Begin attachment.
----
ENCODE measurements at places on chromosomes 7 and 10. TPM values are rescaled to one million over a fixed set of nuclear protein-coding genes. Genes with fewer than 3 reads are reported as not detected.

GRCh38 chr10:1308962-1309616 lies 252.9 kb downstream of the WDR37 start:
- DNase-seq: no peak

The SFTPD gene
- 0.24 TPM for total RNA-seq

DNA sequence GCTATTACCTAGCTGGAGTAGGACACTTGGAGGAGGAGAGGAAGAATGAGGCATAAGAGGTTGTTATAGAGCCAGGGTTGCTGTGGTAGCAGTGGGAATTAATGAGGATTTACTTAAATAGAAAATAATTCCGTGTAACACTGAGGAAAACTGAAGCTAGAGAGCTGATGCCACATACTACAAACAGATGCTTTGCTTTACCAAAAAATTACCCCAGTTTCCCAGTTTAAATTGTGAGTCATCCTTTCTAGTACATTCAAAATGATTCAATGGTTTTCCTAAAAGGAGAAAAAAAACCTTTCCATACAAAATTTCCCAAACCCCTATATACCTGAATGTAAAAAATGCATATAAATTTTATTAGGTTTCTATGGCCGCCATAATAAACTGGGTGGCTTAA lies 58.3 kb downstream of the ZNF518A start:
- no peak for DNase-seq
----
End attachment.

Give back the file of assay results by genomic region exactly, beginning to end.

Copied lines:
ENCODE measurements at places on chromosomes 7 and 10. TPM values are rescaled to one million over a fixed set of nuclear protein-coding genes. Genes with fewer than 3 reads are reported as not detected.

GRCh38 chr10:1308962-1309616 lies 252.9 kb downstream of the WDR37 start:
- DNase-seq: no peak

The SFTPD gene
- 0.24 TPM for total RNA-seq

DNA sequence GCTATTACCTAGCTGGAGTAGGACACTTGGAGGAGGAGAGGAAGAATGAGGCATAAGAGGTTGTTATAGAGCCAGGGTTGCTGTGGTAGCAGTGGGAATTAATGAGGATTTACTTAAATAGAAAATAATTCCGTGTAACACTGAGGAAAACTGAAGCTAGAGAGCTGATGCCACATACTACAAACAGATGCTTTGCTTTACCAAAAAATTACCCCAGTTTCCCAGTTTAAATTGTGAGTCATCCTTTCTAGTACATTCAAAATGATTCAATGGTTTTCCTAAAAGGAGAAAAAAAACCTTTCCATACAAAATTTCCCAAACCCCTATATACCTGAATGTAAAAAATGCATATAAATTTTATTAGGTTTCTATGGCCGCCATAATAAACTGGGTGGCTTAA lies 58.3 kb downstream of the ZNF518A start:
- no peak for DNase-seq